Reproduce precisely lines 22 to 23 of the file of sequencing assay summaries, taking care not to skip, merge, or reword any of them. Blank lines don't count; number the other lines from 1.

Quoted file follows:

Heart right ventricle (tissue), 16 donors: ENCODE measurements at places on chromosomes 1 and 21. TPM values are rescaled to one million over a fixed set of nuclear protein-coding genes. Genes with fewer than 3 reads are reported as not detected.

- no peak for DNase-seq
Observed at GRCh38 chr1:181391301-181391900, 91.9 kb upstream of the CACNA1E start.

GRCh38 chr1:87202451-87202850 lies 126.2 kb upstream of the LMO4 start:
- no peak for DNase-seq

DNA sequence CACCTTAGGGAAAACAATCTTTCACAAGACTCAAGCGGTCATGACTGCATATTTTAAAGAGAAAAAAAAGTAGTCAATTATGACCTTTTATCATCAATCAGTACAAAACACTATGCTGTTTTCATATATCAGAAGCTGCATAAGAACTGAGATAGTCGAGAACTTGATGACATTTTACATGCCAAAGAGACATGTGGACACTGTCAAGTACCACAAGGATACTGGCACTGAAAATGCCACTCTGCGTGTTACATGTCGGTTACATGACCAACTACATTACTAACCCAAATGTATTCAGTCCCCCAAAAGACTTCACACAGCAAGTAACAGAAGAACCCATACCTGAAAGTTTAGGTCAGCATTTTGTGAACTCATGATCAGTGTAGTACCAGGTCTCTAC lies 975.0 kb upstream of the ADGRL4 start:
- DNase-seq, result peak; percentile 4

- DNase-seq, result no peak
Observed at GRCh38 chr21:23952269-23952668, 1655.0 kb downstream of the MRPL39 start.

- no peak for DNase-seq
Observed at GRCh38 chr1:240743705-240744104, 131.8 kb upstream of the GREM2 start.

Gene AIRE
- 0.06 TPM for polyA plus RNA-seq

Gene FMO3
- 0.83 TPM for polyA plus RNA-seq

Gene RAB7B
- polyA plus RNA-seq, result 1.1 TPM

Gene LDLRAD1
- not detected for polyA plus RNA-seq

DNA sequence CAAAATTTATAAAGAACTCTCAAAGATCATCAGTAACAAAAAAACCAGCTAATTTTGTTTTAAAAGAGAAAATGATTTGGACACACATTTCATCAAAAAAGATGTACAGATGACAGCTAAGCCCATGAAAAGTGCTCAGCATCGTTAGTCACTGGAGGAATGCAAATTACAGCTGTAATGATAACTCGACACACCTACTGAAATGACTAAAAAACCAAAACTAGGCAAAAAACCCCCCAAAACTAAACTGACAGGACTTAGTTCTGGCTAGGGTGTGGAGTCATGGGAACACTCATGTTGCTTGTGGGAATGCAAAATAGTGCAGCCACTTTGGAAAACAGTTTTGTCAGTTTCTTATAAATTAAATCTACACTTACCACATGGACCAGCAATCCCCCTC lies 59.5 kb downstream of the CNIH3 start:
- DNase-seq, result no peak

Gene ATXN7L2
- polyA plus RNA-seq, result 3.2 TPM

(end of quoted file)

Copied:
Gene ATXN7L2
- polyA plus RNA-seq, result 3.2 TPM